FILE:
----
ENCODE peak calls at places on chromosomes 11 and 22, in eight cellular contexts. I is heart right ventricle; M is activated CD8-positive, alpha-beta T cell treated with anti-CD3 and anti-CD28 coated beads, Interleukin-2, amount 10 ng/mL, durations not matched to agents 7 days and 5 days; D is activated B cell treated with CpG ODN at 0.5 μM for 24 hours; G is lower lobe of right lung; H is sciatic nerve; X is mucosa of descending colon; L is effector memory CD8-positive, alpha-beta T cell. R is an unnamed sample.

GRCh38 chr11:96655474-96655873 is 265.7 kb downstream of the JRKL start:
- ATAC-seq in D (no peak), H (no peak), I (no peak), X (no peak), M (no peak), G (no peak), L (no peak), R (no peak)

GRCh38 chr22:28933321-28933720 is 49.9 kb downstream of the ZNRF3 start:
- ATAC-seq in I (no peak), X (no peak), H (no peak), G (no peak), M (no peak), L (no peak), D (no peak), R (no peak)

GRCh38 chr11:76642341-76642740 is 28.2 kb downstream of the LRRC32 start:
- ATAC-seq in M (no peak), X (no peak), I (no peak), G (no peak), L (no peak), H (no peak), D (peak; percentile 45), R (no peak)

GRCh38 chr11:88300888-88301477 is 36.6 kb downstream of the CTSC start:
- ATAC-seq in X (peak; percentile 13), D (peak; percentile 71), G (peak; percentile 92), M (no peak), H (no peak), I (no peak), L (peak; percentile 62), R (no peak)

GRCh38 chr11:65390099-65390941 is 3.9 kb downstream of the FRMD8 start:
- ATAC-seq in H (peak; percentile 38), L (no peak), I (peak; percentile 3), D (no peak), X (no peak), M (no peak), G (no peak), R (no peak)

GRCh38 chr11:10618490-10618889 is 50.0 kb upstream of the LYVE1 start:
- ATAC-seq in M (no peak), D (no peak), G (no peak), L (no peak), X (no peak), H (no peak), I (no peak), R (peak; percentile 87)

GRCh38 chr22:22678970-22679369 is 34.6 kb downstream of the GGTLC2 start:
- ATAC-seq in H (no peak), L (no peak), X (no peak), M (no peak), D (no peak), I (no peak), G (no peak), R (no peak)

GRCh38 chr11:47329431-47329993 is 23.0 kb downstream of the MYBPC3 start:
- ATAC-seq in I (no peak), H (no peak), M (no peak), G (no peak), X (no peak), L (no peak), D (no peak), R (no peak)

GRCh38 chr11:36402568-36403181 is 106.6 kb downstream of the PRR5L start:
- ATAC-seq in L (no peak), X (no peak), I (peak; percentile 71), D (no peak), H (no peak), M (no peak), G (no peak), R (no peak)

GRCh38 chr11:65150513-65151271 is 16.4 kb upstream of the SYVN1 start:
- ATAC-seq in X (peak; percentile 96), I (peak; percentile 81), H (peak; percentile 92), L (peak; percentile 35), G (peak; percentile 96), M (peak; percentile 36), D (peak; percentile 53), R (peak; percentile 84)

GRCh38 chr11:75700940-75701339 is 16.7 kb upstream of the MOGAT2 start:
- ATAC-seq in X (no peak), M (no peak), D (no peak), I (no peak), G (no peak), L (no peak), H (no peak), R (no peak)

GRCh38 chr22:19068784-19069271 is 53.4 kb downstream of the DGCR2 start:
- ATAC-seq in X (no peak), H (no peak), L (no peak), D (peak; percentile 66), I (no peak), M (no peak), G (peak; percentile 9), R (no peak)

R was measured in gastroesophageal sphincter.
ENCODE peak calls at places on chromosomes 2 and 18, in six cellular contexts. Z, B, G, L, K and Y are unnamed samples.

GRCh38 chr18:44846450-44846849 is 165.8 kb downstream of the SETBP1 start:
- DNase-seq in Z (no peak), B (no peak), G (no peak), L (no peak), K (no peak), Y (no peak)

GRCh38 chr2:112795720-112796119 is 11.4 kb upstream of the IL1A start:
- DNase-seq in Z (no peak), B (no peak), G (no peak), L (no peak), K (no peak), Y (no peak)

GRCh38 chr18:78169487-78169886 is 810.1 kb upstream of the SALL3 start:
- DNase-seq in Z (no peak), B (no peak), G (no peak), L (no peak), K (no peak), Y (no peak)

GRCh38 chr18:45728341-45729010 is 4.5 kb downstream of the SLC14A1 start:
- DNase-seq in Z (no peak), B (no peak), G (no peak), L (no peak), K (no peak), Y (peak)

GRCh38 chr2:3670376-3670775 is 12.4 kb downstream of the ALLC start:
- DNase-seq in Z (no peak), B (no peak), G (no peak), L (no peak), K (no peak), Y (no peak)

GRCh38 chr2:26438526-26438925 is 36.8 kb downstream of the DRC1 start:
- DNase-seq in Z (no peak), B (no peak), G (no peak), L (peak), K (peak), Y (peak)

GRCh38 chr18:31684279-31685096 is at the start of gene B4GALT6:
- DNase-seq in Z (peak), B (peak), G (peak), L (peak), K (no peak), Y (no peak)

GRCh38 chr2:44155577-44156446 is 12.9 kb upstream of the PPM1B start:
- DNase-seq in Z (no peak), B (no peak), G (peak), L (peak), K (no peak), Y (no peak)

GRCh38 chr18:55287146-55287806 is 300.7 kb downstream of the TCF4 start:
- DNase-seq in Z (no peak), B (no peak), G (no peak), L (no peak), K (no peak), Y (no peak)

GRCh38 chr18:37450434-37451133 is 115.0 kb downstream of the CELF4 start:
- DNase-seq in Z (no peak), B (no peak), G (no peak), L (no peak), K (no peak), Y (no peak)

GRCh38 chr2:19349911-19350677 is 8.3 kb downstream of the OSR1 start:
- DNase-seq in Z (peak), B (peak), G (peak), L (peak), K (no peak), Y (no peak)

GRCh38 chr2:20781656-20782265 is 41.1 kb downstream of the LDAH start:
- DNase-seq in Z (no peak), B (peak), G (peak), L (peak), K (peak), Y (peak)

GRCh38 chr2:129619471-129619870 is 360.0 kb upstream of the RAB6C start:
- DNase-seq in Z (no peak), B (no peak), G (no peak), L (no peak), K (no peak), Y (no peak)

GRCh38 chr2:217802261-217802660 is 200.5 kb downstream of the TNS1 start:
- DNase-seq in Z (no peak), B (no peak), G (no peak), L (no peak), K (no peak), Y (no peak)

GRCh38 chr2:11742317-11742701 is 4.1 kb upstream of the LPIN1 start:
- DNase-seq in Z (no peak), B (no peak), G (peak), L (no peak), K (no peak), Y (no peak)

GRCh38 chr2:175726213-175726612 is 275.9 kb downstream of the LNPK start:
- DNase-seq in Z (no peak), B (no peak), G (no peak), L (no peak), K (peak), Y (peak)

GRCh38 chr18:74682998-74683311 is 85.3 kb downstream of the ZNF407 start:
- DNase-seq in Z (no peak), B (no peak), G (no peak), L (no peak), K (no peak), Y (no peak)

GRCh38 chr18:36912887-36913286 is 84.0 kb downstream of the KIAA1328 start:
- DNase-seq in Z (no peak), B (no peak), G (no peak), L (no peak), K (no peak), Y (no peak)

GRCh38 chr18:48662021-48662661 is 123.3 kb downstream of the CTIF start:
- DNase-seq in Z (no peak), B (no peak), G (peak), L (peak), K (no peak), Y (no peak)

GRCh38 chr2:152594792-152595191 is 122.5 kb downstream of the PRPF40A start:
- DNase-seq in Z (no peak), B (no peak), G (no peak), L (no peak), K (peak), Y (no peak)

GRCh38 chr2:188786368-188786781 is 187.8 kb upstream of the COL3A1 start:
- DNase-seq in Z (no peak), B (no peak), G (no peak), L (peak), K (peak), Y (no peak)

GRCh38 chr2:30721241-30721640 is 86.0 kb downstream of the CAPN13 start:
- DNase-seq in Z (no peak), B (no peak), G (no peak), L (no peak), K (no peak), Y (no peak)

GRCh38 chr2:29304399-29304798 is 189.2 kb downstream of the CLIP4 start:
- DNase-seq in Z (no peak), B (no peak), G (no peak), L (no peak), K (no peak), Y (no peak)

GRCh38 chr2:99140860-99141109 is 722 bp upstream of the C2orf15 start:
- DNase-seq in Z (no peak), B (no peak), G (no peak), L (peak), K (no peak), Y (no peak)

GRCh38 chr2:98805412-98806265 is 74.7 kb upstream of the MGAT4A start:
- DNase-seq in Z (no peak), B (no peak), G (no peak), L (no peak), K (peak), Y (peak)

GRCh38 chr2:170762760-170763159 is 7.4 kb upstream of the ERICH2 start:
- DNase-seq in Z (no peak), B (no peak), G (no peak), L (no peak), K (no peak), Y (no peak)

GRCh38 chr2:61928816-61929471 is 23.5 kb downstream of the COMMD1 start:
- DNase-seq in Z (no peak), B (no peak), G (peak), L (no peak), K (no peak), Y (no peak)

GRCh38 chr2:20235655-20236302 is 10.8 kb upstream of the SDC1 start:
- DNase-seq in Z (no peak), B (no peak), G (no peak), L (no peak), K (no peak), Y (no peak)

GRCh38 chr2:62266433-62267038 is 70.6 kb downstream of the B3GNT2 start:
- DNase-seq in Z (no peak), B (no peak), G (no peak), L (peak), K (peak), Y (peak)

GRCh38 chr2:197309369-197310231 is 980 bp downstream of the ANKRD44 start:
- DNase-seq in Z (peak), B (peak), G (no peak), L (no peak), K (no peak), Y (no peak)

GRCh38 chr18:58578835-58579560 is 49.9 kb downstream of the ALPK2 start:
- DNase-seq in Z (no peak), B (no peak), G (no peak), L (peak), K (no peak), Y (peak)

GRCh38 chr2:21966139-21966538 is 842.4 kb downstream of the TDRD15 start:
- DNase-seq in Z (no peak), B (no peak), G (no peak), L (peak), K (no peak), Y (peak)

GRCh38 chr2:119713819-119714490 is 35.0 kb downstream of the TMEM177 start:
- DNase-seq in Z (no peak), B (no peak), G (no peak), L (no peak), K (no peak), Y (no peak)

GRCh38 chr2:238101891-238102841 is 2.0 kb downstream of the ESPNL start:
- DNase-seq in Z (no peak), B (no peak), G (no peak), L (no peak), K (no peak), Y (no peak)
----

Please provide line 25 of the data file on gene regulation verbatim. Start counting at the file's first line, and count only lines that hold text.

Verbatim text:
- ATAC-seq in X (no peak), H (no peak), L (no peak), D (peak; percentile 66), I (no peak), M (no peak), G (peak; percentile 9), R (no peak)